It’s the morning of a job interview or a big date, and all of a sudden you’ve got a huge blemish right on the corner of your lip — how embarrassing! You’re pretty sure it’s not a pimple or zit, but what could it be — a canker sore or a cold sore? How do you tell the difference? Or maybe, just maybe, you’ve got an irritated ulcer on the inside of your mouth driving you nuts. Blemishes, ulcers and sores are, unfortunately, part of the human condition. Although it’s tempting to ignore them because they’re unsightly and uncomfortable, when it comes to your oral health, it pays to pay attention to them.
If you’ve got a sore on the inside of your mouth, say at the base of your gums, in your cheek or on the inside of your lip, there’s a good chance it’s a canker sore. Also called aphthous ulcers, these lesions are of unknown origin. Some people notice them after an injury or illness, while others find they pop up because of stress, hormonal shifts or a dietary imbalance.
Most canker sores are small and heal on their own in a week or two without treatment, but you may want to see your doctor or dentist if any of the following occur:
- The sore is particularly large or deep
- They’re extremely painful or interfering with your ability to eat, drink and clean your teeth and gums
- You develop a fever
- New sores pop up before old ones heal
- The lesion extends to or past the border of your lips
Cold sores, also called fever blisters, show up on your lips and the skin of your face surrounding them. Caused by a viral infection with the Herpes Simplex 1 virus (HSV-1), it’s possible to spread this infection by close contact such as kissing, sharing hygiene or makeup products or cuddling. This virus is contagious even when sores aren’t present. Although this sounds scary, cold sores usually aren’t a cause for concern — nearly 90 percent of adults worldwide carry this virus, even if they’ve never had an outbreak.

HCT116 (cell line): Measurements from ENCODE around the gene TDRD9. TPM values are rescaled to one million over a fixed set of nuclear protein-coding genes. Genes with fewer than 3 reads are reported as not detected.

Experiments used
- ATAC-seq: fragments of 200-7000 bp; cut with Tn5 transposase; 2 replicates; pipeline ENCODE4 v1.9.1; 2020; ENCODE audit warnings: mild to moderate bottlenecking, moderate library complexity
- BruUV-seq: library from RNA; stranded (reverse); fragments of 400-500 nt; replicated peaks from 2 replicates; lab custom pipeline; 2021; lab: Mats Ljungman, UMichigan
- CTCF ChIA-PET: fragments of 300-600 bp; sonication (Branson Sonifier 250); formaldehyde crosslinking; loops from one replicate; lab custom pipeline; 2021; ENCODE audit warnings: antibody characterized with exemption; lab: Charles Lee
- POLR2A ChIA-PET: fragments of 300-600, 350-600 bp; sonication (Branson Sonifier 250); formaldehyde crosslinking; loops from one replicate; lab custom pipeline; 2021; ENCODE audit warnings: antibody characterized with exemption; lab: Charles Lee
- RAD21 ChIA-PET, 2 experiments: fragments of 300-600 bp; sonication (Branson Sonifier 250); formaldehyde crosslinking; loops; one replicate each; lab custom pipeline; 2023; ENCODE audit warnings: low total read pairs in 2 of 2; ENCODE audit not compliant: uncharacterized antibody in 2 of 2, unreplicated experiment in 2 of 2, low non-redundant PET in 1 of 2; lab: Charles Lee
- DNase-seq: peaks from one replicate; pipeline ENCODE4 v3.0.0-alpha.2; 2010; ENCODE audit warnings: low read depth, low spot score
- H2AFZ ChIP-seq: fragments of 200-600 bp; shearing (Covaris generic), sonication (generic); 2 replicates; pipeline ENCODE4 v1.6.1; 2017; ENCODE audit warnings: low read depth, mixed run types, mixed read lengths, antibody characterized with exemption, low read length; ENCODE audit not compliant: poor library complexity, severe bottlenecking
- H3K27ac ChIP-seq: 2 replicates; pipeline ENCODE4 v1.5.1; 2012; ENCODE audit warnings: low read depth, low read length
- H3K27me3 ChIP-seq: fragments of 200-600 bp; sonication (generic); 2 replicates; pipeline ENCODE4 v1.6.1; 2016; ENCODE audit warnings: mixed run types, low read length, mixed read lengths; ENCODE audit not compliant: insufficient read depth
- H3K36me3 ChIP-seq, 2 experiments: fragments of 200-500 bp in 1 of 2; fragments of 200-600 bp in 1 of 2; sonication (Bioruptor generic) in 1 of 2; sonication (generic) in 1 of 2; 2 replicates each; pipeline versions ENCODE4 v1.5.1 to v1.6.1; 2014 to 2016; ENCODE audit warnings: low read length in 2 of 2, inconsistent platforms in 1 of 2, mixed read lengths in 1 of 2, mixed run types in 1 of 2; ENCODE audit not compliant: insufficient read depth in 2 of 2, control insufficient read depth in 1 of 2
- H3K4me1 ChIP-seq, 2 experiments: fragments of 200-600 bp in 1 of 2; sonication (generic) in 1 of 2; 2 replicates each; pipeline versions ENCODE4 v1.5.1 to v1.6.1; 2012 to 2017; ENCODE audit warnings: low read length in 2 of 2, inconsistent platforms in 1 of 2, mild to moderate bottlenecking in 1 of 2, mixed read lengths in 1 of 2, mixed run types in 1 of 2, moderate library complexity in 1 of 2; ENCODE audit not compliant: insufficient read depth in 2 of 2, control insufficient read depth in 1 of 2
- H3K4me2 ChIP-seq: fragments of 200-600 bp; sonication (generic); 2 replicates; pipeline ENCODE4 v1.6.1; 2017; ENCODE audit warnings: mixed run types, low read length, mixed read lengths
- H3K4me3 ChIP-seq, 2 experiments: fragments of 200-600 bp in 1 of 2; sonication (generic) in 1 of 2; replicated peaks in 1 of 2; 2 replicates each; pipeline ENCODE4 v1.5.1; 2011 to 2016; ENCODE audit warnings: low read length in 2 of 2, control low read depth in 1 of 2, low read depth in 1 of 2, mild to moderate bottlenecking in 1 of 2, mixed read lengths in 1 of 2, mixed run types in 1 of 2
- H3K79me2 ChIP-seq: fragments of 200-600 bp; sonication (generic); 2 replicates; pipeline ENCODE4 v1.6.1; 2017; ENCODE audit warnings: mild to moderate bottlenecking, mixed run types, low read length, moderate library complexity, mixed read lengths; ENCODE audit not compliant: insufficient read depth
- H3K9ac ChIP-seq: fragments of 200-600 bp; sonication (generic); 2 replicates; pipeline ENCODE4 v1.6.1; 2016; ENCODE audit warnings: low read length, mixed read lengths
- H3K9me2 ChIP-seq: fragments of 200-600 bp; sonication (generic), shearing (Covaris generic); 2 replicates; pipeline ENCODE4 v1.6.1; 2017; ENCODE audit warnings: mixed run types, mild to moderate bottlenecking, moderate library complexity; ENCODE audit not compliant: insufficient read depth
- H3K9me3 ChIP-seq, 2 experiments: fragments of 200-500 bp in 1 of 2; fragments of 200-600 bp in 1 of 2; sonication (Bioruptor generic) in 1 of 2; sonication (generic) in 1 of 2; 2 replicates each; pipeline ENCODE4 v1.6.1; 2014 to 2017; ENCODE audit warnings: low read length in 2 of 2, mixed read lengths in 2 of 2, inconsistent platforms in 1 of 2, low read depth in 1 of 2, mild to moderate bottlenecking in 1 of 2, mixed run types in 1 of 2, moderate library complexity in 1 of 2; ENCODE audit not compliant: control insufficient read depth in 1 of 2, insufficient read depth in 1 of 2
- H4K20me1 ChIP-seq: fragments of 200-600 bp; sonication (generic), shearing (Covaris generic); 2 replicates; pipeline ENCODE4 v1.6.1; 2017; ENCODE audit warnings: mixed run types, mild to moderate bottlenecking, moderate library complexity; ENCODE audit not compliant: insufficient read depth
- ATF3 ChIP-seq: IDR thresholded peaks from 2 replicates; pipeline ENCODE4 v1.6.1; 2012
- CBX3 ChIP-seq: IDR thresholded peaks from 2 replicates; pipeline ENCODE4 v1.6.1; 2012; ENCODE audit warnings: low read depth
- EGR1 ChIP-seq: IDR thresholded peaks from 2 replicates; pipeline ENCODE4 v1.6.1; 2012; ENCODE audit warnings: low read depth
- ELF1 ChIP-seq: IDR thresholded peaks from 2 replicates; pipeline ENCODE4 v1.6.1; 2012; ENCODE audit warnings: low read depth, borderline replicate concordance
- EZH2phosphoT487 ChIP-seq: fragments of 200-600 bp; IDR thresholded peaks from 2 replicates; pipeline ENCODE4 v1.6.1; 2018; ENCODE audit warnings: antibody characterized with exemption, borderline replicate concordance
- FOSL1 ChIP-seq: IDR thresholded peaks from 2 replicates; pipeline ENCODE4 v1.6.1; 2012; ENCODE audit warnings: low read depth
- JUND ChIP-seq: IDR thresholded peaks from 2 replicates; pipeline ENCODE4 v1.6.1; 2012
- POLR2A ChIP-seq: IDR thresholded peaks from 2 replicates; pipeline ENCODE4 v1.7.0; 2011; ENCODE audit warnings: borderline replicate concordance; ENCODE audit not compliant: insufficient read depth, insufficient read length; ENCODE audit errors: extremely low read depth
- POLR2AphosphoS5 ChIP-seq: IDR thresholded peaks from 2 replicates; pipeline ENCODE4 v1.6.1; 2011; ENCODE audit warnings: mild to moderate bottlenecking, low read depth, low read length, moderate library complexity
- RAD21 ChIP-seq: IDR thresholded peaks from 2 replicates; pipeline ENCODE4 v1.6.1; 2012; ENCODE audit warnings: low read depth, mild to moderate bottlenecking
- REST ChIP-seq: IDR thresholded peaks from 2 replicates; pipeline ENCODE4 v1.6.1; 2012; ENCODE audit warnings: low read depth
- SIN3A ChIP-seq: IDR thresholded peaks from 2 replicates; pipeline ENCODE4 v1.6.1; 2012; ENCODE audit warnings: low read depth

Cold sores can crop up when you’re sick or experiencing a hormonal flux, during times of stress or exhaustion or even after environmental irritation like spending a lot of time in the sun or cold wind.
Care usually means avoiding known triggers. In some cases, your doctor may prescribe an antiviral to shorten the length of an outbreak or prevent it from occurring, especially if you’re immune-compromised. In order to lessen the likelihood of spreading the virus, you should:
- Avoid close skin-to-skin contact during an outbreak of blisters. When the blisters appear and when they pop, the virus spreads more easily.
- Avoid sharing personal items like utensils, washcloths, makeup and lip balm.
- Wash your hands. This simple step can help prevent the spread of the virus that causes cold sores. Wash your hands often, especially after touching the blisters.
When to See Your Doctor
If you aren’t sure what type of blemish is on, in or near your mouth, book a visit with your dentist or primary care physician. They can help you figure out what’s going on and give you some peace of mind, as well as prevent complications like secondary bacterial infections. Blemishes and ulcers can sometimes be symptoms of a more serious problem, such as oral cancer. Your doctor or dentist is the best person to determine whether an oral lesion needs further screening depending on your risk factors and the appearance of the spot.
How We Can Help
While we can’t help you with an ill-timed pimple, the office of Drs. Krieger and Hur can help you cut down on problematic sores and ulcers by helping you take the best possible care of your mouth. Regular cleanings will cut down on the amount of bad bacteria in your mouth, meaning that if a sore or ulcer does pop up, there’s less of a chance of a secondary infection afterward. Regular cleanings also give us a chance to keep an eye on any lesions present and spot major problems before they become dangerous.
To book your appointment today, give us a call at (201) 560-0606 or click here to book your appointment via email. Although you may feel self-conscious, there’s no reason to be embarrassed around our staff — we strive to make your appointment as painless, welcoming and productive as possible.